Originally posted April 23, 2012.
Like so much else that comes out of Harvard, I find this study hard to swallow. The study warns that there is a “linear, step-wise increase in risk of dying prematurely
with higher red meat consumption.”
(See: Five Questions: Dr. Walter Willett on red meat)
The study was conducted looking at consumption of mostly “lot-fed, grain-fed (corn) beef,” and makes clear it did not concern grass-fed beef. Had the study concluded that the increase in risk of dying prematurely with consumption of feedlot meat, rather than “red meat,” I would have cheered the conclusion. But without such clarity, readers can be sadly misled to conclude that all red meat is a death sentence.
In the Los Angeles Times interview, Harvard’s Dr. Walter Willett is asked about grass-fed beef and whether the way the animals are raised makes a difference? His answer: “I think it would be nice to be able to study grass-fed beef directly, but I think in the meantime it’s reasonable to assume that the answer is probably not going to be very different from what we see here.” Reasonable? Is it reasonable to assume that animals stuffed with antibiotics and hormones and jammed into befouled industrial feedlots are the same breed of cat as pasture-raised-to-finish cattle? Read a couple of grass farmer Joel Salatin’s books or Allan Nation’s Stockman Grass Farmer. Joel Salatin writes in SaladBar Beef, “A pall of fecal-contaminated dust hangs over western feed yards, where tens of thousands of beeves are confined in corrals for months at a time. This pathogen laden fecal dust invades the body through the respiratory system.”
Go to U.S. Wellness and read all about their grass fed beef family of farms and humane slaughter operations. It is not reasonable to assume that results of testing industrially raised and poisoned cattle offer results not “very different” from studying grass-fed-to-finish, humanely raised beef.
I will not eat confinement-raised meat—period. World-renowned rancher Bill Niman tells us, “The industrial production of farm animals is a grim saga of pollution, health risks, and animal misery.” Industrial feedlot meat is nothing but a host for antibiotics, hormones and poisons. This condition does not exist with pasture-fed-to-finish meat. Did you know that the majority of antibiotics sold in America are consumed by feedlot animals? Why is this? Because cattle are not meant to eat corn, which is poorly digested by cows. Cattle are meant to eat grass.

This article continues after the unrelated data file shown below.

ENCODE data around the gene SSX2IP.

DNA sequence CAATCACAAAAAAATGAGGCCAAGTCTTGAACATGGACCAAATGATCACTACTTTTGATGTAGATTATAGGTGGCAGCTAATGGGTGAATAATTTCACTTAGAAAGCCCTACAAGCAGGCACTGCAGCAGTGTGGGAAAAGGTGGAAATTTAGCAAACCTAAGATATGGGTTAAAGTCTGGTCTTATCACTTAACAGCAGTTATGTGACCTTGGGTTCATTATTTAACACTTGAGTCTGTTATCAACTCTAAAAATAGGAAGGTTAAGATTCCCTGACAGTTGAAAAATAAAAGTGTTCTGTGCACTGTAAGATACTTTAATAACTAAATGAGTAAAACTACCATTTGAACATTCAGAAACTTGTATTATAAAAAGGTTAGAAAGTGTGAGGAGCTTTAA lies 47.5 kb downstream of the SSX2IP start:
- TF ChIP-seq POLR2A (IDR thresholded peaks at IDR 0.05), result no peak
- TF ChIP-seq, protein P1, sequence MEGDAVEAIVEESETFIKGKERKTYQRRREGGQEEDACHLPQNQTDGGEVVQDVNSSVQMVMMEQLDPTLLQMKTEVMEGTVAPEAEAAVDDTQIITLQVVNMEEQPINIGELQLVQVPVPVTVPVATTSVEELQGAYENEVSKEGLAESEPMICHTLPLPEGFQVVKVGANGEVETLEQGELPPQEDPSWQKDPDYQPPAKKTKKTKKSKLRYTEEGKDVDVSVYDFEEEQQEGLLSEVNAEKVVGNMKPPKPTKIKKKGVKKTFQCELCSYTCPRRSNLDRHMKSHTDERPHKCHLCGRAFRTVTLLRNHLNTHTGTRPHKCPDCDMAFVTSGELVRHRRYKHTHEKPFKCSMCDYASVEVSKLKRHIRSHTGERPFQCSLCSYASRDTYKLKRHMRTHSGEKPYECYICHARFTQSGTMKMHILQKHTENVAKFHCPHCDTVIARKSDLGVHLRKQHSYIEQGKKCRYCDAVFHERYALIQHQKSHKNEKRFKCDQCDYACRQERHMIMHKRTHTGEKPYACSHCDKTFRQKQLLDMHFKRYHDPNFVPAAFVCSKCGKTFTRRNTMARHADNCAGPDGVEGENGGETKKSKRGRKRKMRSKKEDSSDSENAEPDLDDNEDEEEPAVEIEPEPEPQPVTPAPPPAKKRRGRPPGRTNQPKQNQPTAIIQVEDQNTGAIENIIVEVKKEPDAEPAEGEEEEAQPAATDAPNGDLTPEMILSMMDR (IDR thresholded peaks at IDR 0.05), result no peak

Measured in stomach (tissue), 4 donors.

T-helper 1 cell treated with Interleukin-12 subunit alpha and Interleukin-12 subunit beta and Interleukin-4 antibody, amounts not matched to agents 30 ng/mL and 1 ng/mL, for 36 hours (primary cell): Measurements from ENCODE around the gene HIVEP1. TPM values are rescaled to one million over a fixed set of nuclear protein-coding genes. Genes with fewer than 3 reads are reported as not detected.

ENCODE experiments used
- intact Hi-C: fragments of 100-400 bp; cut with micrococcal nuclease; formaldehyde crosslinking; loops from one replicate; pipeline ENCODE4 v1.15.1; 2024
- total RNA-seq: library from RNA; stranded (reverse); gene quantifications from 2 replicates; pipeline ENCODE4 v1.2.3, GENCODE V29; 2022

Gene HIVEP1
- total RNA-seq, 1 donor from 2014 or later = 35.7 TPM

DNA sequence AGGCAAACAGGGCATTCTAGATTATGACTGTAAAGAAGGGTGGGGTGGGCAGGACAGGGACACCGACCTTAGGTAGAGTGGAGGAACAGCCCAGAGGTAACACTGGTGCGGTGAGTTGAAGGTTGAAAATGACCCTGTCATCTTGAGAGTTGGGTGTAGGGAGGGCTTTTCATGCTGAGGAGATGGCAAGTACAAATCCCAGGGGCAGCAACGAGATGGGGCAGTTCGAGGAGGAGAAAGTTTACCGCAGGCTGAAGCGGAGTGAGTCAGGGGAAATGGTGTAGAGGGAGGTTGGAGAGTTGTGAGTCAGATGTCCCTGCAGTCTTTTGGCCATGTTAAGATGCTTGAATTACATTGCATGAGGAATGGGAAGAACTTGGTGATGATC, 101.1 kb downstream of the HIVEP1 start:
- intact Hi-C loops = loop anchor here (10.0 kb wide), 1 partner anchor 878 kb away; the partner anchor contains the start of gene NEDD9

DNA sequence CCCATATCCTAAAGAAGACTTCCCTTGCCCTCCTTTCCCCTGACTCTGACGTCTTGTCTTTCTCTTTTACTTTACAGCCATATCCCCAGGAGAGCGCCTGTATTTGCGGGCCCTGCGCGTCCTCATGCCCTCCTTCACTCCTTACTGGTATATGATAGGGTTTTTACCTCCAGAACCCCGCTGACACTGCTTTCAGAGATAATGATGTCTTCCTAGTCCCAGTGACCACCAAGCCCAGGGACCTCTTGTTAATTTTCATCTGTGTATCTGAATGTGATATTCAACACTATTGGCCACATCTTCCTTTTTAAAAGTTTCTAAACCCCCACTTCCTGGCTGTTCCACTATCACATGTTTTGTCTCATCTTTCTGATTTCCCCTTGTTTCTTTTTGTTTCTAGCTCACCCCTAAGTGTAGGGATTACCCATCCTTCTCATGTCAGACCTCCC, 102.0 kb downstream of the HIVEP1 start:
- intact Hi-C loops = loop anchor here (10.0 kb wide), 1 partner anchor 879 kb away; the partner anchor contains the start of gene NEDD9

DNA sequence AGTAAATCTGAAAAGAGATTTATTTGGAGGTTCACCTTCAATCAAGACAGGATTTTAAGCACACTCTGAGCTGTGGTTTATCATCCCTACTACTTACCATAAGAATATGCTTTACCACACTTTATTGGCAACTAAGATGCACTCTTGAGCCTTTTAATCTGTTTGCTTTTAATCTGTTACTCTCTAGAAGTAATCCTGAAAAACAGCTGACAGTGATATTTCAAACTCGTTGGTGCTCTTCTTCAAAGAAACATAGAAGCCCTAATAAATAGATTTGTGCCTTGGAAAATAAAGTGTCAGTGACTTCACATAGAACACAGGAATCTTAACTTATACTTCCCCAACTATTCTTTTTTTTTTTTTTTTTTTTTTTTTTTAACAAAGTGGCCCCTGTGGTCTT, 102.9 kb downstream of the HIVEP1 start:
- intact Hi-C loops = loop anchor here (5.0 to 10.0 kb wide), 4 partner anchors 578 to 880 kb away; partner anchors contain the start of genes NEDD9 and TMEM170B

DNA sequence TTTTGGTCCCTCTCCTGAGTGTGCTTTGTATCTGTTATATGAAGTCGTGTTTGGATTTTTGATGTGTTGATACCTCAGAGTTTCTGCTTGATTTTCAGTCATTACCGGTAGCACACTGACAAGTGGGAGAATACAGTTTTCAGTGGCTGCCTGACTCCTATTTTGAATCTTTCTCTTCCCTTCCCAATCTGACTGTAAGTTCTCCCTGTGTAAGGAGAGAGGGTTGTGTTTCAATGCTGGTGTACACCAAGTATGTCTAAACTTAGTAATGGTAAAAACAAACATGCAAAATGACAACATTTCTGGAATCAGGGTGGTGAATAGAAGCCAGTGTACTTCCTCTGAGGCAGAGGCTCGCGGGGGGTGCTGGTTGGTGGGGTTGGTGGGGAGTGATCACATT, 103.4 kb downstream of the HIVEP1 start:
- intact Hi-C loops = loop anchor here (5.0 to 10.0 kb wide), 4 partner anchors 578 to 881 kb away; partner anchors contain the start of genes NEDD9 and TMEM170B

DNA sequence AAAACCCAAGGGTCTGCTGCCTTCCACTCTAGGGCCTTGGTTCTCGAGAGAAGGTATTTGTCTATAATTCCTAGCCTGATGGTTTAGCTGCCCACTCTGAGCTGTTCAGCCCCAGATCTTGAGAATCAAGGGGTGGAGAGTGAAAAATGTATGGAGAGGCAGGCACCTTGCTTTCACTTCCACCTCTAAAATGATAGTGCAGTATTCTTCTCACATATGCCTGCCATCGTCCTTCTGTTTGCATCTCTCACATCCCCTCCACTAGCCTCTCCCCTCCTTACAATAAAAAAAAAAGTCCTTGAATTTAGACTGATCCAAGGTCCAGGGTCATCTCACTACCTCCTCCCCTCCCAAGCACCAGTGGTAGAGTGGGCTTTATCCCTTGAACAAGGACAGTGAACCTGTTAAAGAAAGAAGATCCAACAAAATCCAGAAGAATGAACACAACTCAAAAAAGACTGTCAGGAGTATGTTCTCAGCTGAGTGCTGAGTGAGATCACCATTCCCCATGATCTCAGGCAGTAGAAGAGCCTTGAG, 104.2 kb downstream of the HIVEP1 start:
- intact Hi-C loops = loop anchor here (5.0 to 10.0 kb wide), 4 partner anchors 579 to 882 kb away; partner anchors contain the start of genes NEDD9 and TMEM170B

You may be familiar with Fast Food Nation. Here are a few items that will shed some light on the feedlot cattle issue for you. I doubt you will be increasing your consumption of feedlot industrial meat after you digest these scorchers.
“The animals used to make about one-quarter of the nation’s ground beef are worn-out dairy cattle, the animals most likely to be diseased and riddled with antibiotic residues…. About 75 percent of the cattle in the United States were routinely fed livestock wastes and the rendered remains of dead sheep and dead cattle-until 1997. They were also fed millions of dead cats and dead dogs every year, purchased from animal shelters.”
To this day, our FDA allows dead pigs, dead horses and dead poultry to be rendered into cattle feed. Still with me here? FFN continues, “The waste products from poultry plants, including the sawdust and old newspapers used as litter, are being fed to cattle.
My library contains a wealth of tantalizing intelligence on the food Americans eat and the bogus research papers written in support of the poison food approach to the American diet. I strongly advise you and your family to stand clear of feedlot meat and confinement raised chicken and the eggs from such beasts. Debbie and I order grass-fed-to-finish meat, wild-caught fish, and cage-free, free-range chicken from U.S. Wellness. We also patronize our many local farms listed for you on my home page. It is easy to do things right for your family.
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